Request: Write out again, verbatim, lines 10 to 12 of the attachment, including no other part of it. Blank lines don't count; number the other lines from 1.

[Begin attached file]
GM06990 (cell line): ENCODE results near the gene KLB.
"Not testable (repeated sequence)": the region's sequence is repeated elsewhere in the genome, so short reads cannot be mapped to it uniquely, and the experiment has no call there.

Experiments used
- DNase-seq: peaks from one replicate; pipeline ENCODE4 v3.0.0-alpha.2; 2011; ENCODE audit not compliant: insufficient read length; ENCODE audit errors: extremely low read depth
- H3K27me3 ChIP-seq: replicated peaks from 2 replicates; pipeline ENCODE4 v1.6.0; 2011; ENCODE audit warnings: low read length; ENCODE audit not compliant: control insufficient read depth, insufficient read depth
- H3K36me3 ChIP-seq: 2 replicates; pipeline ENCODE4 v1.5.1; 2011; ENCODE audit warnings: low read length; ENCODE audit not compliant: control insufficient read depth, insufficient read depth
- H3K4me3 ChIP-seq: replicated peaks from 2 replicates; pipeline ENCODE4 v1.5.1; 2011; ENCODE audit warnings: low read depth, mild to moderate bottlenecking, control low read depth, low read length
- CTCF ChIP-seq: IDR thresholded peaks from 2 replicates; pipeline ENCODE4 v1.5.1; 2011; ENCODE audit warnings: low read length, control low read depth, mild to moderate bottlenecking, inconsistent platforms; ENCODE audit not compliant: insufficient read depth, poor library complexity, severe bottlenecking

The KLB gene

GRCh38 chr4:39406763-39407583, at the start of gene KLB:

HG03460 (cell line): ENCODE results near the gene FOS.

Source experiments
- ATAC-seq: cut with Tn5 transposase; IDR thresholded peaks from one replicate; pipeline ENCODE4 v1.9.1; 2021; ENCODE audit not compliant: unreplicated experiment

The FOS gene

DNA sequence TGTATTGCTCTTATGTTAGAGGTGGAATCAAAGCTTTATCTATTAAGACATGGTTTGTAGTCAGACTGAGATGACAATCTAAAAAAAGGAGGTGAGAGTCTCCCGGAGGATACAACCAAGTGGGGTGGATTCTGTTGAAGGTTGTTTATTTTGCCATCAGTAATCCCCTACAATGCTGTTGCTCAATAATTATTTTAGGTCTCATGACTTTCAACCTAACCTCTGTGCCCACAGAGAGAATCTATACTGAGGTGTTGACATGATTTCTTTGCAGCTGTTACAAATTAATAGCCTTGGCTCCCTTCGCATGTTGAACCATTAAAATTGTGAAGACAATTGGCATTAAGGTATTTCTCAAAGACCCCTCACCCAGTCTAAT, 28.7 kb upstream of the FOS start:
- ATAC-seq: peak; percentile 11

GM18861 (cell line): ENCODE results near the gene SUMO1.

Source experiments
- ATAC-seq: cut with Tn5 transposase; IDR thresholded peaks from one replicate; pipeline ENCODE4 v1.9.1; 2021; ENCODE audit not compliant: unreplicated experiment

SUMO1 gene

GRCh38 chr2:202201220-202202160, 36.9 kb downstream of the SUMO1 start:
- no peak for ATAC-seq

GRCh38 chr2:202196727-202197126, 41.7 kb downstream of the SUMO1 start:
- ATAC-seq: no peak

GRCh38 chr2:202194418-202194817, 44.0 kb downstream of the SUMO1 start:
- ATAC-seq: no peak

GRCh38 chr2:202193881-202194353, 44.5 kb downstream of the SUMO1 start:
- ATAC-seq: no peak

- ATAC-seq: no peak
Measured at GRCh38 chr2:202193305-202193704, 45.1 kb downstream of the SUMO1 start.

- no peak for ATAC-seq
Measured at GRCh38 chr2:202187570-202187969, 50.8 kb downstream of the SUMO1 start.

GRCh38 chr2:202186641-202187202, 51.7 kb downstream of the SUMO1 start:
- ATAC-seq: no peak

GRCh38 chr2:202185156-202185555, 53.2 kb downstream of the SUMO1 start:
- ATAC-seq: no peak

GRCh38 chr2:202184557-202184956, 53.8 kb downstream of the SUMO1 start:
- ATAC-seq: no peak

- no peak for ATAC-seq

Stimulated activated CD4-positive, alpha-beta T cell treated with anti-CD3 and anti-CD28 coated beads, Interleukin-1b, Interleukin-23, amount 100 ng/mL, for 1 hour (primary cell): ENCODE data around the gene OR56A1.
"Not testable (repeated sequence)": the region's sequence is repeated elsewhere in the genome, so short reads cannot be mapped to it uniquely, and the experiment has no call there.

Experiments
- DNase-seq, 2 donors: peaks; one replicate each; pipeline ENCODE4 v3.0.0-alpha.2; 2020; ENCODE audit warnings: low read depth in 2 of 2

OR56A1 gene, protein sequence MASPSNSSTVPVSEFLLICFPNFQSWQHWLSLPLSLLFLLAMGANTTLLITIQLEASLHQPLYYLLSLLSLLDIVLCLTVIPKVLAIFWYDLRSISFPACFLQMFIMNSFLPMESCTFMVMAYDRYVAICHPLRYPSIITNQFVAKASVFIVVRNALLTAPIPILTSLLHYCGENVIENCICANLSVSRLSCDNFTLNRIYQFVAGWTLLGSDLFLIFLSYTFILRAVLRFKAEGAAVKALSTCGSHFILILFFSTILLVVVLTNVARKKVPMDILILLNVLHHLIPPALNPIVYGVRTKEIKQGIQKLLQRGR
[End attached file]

GRCh38 chr4:39406763-39407583, at the start of gene KLB:

HG03460 (cell line): ENCODE results near the gene FOS.

Source experiments